When you think of Italy, you think of opera – the two are inextricably bound. Opera is so passionate, so dramatic, so epic; no wonder I chose to set my passionate, dramatic, epic novel The Echoes of Love in Italy!
In another life, had I the musical genius, I would love to have written or sung in an opera. As it is, I content myself to listen to CDs, go to opera houses and write books in which my characters are touched, just a little, by this most beautiful and stirring of art forms. I did not situate The Echoes of Love in the world of opera (though later this week I’ll review a book that does so beautifully), but I used opera to construct a dramatic backdrop for Paolo’s home:
La Torretta had belonged to a famous opera singer who had retired there when his fame had started to dwindle. He was not a very likeable person and gossip had it that there were orgies and other kinds of strange parties that took place at his home. The notorious tenor and his guests had perished in the fire set by one of his vengeful mistresses. It was a gruesome story and there was a rumour that on stormy nights as you approached the turreted house, you could hear the tenor singing the aria Addio, fiorito asil from Puccini’s Madama Butterfly.
Do you know ‘Addio, fiorito asil’? It’s a powerful aria; here it is sung by that most famous of Italian opera singers, Pavarotti.
Did you know that Italy is the birthplace of opera? It originated there in the seventeenth century. Operas were performed as part of grand theatrical events, with dance and plays and other forms of music, to please the court, at occasions like weddings and victory celebrations. Venice was at the forefront of opera development; in 1637 the first public opera house, the Teatro di San Cassiano, opened its doors, and no longer was opera purely for the elite. Other houses opened, and the public filled the seats to hear the castrato and the prima donna. From there, touring companies and visitors to Italy spread the word of opera worldwide, and German, French and English composers in particular began writing their own operas. But the Italian opera was the father of all opera – it was respected as the core style; and a divide grew between non-Italian composers who wanted to create their own national opera styles and purists like Handel, Gluck and Mozart who followed the Italian style faithfully.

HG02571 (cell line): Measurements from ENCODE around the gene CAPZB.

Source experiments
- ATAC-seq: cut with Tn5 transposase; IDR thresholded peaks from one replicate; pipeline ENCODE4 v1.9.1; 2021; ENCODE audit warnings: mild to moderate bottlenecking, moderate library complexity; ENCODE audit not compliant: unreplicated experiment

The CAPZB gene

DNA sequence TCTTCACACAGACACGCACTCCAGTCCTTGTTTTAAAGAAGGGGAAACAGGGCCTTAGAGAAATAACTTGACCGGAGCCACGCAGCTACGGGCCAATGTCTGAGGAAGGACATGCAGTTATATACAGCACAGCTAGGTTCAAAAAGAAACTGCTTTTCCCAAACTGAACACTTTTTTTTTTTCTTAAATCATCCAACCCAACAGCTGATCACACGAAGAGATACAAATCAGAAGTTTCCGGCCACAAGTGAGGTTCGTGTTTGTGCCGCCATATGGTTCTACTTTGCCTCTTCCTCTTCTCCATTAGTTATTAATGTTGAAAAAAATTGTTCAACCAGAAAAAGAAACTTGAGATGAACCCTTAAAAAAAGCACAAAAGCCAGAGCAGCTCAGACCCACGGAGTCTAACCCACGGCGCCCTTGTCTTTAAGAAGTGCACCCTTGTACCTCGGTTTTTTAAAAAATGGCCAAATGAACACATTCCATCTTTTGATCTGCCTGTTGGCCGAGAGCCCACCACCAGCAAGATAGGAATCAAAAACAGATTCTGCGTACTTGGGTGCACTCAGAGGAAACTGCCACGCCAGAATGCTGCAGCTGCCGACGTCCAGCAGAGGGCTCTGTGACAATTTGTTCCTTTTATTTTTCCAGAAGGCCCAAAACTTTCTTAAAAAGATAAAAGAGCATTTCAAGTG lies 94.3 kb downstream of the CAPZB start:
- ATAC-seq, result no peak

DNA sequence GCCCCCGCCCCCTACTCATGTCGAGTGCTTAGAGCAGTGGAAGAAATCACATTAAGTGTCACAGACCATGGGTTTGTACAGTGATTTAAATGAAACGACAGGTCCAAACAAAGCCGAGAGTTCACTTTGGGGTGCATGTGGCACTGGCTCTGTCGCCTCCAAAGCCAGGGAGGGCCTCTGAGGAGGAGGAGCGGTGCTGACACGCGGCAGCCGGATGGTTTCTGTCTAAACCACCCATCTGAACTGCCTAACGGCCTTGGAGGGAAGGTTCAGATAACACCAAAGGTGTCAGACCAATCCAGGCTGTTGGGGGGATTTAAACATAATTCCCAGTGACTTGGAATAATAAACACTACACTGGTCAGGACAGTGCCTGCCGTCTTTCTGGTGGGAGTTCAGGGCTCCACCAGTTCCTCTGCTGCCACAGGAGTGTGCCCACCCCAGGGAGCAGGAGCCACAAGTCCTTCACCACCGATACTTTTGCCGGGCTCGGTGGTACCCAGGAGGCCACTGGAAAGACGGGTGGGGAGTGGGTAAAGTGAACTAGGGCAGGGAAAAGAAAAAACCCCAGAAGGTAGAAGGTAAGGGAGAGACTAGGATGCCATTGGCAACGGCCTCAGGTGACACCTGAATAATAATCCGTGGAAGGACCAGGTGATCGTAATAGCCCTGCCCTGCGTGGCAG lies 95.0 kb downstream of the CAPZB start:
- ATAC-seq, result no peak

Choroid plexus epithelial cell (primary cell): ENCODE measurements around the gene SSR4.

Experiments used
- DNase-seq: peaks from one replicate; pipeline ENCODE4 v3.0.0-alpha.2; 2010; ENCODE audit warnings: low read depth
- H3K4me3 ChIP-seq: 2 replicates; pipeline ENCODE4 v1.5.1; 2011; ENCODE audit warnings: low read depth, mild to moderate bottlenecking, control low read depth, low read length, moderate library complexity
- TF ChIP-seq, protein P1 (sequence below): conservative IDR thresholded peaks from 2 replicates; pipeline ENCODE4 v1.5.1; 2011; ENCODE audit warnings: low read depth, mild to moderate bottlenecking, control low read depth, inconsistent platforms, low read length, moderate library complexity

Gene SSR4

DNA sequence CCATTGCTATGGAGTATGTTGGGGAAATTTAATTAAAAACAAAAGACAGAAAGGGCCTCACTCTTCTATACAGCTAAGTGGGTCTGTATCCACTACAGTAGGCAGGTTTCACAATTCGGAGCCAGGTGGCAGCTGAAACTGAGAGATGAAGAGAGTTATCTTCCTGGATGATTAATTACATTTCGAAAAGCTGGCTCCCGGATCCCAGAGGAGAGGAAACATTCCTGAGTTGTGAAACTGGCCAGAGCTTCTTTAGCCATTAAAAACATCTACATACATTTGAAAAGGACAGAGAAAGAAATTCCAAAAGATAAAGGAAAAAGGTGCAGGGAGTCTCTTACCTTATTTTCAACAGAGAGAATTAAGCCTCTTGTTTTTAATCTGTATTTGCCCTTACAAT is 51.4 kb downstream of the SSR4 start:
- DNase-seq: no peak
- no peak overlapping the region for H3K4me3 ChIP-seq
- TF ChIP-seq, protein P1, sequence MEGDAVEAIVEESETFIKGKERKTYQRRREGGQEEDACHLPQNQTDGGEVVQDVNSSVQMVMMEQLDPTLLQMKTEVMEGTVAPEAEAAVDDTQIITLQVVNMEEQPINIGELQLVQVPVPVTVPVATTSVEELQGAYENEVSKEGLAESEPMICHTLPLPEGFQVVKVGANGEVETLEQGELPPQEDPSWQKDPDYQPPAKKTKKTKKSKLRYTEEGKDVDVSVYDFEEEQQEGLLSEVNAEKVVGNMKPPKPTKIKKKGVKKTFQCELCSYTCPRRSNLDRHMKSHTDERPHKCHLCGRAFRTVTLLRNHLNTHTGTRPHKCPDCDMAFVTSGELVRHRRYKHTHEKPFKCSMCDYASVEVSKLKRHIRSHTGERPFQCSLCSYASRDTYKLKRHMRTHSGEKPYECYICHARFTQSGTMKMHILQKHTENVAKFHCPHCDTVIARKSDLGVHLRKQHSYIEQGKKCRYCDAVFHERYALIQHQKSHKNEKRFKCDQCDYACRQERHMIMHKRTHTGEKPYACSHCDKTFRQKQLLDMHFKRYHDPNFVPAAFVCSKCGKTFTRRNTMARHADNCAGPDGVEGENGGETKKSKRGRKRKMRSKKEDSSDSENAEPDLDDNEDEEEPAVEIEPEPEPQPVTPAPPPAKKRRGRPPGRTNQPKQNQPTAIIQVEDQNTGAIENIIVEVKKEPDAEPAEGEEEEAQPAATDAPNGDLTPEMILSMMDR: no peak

The most famous and widely performed Italian operas today were written in the 19th and early 20th centuries by Rossini, Bellini, Donizetti, Verdi and Puccini. Of them all, Giacomo Puccini (1858–1924) is especially respected as one of the greatest operatic composers; his works include Manon Lescaut, La bohème, Tosca, and Madama Butterfly, Turandot and La rondine.
Sadly, recent news has suggested that Italian opera is not the adored, treasured cultural institution it once was. The opera house in Rome, the Teatro dell’ Opera di Roma, has recently made redundant its entire orchestra and chorus, amounting to 182 people, to save money. Falling attendance has hit hard, and the opera house is in debt to the tune of millions of euros and remains open only due to subsidies from the Italian government and Rome city council. In addition, the Italian conductor Riccardo Muti resigned from his position of music director.
There will always be political and economical considerations that affect culture, of course. But while journalists have been writing of the death knell of Italian opera, I have no concerns.I imagine the lovers in my novel The Echoes of Love enjoying a happy-ever-after in Italy that includes many evenings out at the opera. Such romantic dates they will be, and after watching the action unfold on the stage for a couple of hours, their own love story will seem remarkably drama-free in comparison!